(THE LONDON CHRONICLES) #2: Musicals, Misfits, and Lessons from the BBC

I empathize with Harry Potter and pals because it took seven books before they figured out how to defeat He-Who-Must-Not-Be-Named. (What’s the rule here? Can we say “Voldemort” since the series is complete, or must we keep mum for future generations?)

Similarly, I’ve been keeping up with this blog for nearly one year now and I still have no guiding approach to it. Considering a blog is essentially equal to a monster like Voldemort, I suppose I have to wait seven-books-worth of time before my blog comes together. Sorry, reader(s).

But for now, I shall continue with the London Chronicles. Here’s a list of 10 things I’ve learned at the BBC thus far:

  1. The teenager is the scariest specimen alive. They multi-task like mad men, and their social habits are inadvertently changing the online Experience as we know it.
  2. Producing a natural history program like “Planet Earth” is the most difficult thing one can do in this manic world.
  3. Be concise in everything you do.
  4. There are seven types of stories. (Kind of.)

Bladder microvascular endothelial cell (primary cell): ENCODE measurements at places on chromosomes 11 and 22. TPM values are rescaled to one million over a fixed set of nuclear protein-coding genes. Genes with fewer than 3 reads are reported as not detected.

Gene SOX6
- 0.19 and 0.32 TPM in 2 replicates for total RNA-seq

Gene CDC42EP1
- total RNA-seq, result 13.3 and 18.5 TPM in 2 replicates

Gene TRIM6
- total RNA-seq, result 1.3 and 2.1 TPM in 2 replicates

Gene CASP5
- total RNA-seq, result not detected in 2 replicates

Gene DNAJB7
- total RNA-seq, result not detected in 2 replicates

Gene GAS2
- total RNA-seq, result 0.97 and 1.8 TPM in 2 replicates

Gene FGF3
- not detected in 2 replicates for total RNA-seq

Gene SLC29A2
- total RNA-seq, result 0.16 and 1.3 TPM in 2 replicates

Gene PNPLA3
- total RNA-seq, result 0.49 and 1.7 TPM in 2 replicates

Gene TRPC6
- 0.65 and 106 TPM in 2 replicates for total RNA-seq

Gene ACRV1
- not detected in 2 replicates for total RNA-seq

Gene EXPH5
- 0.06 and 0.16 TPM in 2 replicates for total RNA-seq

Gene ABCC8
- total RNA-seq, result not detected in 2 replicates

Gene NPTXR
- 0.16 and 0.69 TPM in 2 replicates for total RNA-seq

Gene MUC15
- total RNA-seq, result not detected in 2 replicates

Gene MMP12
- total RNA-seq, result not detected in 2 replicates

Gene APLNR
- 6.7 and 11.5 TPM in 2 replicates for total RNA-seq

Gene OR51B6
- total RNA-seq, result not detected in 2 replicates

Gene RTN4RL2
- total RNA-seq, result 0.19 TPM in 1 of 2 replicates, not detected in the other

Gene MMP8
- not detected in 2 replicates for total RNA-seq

5. Interviewing people is an acquired skill that before acquisition may or may not make you pee your pants.
  6. Pitching shows is an acquired skill that before acquisition may or may not make you pee your pants.
  7. Google’s advanced search options rule.
  8. Creativity is…working against what your brain is trained to do.
  9. All live-action, big-budget hour-long historical dramas should be revamped as animated 30-minute reality shows featuring Ricky Gervais.
  10. The BBC Academy has taught me more in two weeks than most of my other classes ever have.

I swear I did more this week than go to class, so I’ll conclude with an obnoxiously long run-on sentence detailing the remainder of my activities: I got sick, finished the British TV series “Misfits” because I live in the UK now and have full access to its online content, visited an incredible Miró exhibit at the Tate Modern, experienced emotional flights of fancy while seeing “Legally Blonde” (the musical), attended a 9/11 service at Westminster Abbey, saw “Tinker Tailor Solider Spy” and left the theater confused but in awe, saw “Billy Elliot” (the musical) and left wishing I could dance like that little poof can, suffered from a minor anxiety attack as I realized I’m graduating in December, and finally took a day trip to Greenwich where I learned British people have a sense of humor and New Yorkers do not.

Pic of the Week: During our day trip to Greenwich, we stood on the Prime Meridian line. This meant we were in the Eastern and Western hemispheres at the same time. Nerdy!

Got it all? Catch ya next week.

Love,

Jono

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